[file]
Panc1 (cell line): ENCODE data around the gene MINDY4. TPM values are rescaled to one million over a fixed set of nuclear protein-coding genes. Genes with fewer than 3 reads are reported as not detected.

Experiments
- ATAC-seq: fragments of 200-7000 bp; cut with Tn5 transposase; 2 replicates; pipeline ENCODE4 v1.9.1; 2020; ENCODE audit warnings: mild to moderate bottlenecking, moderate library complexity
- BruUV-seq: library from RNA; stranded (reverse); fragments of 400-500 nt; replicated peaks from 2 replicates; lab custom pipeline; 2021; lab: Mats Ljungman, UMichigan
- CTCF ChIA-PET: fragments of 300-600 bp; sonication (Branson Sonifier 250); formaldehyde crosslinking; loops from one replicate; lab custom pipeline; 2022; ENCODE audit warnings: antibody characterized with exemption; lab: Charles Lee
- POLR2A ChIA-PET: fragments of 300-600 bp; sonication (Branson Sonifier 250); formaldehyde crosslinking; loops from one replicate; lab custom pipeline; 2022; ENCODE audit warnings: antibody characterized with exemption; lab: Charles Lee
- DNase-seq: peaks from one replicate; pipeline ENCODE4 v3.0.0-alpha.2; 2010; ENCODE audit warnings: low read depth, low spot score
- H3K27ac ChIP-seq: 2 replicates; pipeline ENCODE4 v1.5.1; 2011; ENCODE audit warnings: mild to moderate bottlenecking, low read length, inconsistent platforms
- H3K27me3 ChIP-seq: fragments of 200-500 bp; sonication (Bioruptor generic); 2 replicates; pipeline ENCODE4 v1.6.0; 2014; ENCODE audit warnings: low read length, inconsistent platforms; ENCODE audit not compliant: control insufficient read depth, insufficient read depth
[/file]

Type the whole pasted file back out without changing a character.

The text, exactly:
Panc1 (cell line): ENCODE data around the gene MINDY4. TPM values are rescaled to one million over a fixed set of nuclear protein-coding genes. Genes with fewer than 3 reads are reported as not detected.

Experiments
- ATAC-seq: fragments of 200-7000 bp; cut with Tn5 transposase; 2 replicates; pipeline ENCODE4 v1.9.1; 2020; ENCODE audit warnings: mild to moderate bottlenecking, moderate library complexity
- BruUV-seq: library from RNA; stranded (reverse); fragments of 400-500 nt; replicated peaks from 2 replicates; lab custom pipeline; 2021; lab: Mats Ljungman, UMichigan
- CTCF ChIA-PET: fragments of 300-600 bp; sonication (Branson Sonifier 250); formaldehyde crosslinking; loops from one replicate; lab custom pipeline; 2022; ENCODE audit warnings: antibody characterized with exemption; lab: Charles Lee
- POLR2A ChIA-PET: fragments of 300-600 bp; sonication (Branson Sonifier 250); formaldehyde crosslinking; loops from one replicate; lab custom pipeline; 2022; ENCODE audit warnings: antibody characterized with exemption; lab: Charles Lee
- DNase-seq: peaks from one replicate; pipeline ENCODE4 v3.0.0-alpha.2; 2010; ENCODE audit warnings: low read depth, low spot score
- H3K27ac ChIP-seq: 2 replicates; pipeline ENCODE4 v1.5.1; 2011; ENCODE audit warnings: mild to moderate bottlenecking, low read length, inconsistent platforms
- H3K27me3 ChIP-seq: fragments of 200-500 bp; sonication (Bioruptor generic); 2 replicates; pipeline ENCODE4 v1.6.0; 2014; ENCODE audit warnings: low read length, inconsistent platforms; ENCODE audit not compliant: control insufficient read depth, insufficient read depth